The power of the sun is sufficient, even in spring, to warm up a conservatory or greenhouse to a comfortable temperature. Under glass, the temperature will be warm enough for us to sit and enjoy reading, needlework, crafting, a nice cup of tea; whatever floats our boat.
The Earth is warming up, and the old name for this, before ‘Global Warming’ or ‘Global climate change’, was the greenhouse effect.
A conservatory or greenhouse is warmer than the outside, because light energy from the sun penetrates the glass & heats the air inside, but the heat energy created by this can’t get back out through the glass (the reasons for this I won’t bore you with). So energy comes into the system, and can’t leave; the result is a rise in temperature. A similar process works for the Earth, only this time, it’s carbon dioxide in the atmosphere that traps the heat energy and stops it leaving, raising the Earth’s overall temperature in the process.
Anyway, back to the conservatory tax. In fact, it wasn’t a tax, and it didn’t apply to conservatories; in typical fashion, the papers had got hold of the wrong end of the stick. What had been proposed was that for major building work, such as adding an extension, the extra heating costs for the new living space would be offset by improving the insulation in the original home.
The current law requires high levels of insulation in the extension but leaves the rest of the home unchanged; this is an expensive way of doing it, and it usually means that the home’s heating bills go up significantly after an extension is added. Because a new extension is normally much smaller than the original home, reducing a home’s heating bill by improving the insulation in the original home would actually cost less than adding more and more insulation to the new extension. That is, you'd achieve the savings at lower initial cost - sound like a good idea?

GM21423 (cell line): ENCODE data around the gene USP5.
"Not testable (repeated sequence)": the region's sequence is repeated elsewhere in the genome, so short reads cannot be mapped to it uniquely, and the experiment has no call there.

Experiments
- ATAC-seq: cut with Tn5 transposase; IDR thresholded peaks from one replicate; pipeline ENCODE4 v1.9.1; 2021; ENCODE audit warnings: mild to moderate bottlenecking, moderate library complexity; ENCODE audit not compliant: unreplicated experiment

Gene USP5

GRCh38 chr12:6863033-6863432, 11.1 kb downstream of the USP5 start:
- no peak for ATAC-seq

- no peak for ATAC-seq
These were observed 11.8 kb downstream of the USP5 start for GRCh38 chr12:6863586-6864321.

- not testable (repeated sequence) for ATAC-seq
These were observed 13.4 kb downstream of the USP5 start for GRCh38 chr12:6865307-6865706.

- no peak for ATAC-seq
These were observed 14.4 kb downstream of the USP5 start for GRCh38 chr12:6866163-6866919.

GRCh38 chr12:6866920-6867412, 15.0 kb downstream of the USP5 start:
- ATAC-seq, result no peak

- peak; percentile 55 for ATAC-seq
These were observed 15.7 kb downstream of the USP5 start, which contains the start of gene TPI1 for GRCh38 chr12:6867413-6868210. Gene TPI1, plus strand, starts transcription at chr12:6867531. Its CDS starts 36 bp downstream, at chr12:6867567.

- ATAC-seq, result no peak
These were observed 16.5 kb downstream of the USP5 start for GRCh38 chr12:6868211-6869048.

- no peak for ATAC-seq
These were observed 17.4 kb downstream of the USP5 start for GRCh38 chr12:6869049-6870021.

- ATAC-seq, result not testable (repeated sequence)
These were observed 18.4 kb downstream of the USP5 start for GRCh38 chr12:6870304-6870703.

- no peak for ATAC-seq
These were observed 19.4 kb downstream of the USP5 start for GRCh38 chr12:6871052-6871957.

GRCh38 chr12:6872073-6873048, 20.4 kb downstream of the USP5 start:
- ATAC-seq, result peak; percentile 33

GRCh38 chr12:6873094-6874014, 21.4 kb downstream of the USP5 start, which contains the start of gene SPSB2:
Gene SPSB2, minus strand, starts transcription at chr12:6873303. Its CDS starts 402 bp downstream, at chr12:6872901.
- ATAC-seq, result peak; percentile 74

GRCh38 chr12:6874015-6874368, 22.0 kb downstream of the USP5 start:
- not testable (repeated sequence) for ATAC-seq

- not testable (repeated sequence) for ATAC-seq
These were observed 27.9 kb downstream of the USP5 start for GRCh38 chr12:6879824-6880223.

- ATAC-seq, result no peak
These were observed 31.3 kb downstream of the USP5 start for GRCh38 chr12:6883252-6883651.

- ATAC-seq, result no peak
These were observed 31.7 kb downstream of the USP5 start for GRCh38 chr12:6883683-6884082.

So the proposed changes recognised this. They were described by some commentators, including Kevin McCloud of Grand Designs fame, as “about as sensible as sensible gets, especially when the homeowner doesn’t have to pay for those improvements” (referring to the ability to use Green Deal to cover the cost, so avoiding any extra expense for the home improver).
The Government responded to press reports about a tax on conservatories by announcing that they had dropped this tax. Of course, as there never was such a tax proposed, it was rather easy to drop.
The consultation on the proposed changes has now closed, but the Government's response is not yet published, so we don't know if the original, sensible proposals will still be there. I am not a great believer in conspiracy theories, but if they have truly been dropped, I will be thinking along the same lines as Kevin. Could there be any truth in talk of a conspiracy by the energy suppliers to protect their sales and profits?
Well, since writing this original blog post for LinniR's blog, I've heard that the Government has made U-turns on many of the daft new taxes they proposed in the Budget, such as the Pasty Tax.
Wouldn't it be great if they also dropped their opposition to this sensible non-tax?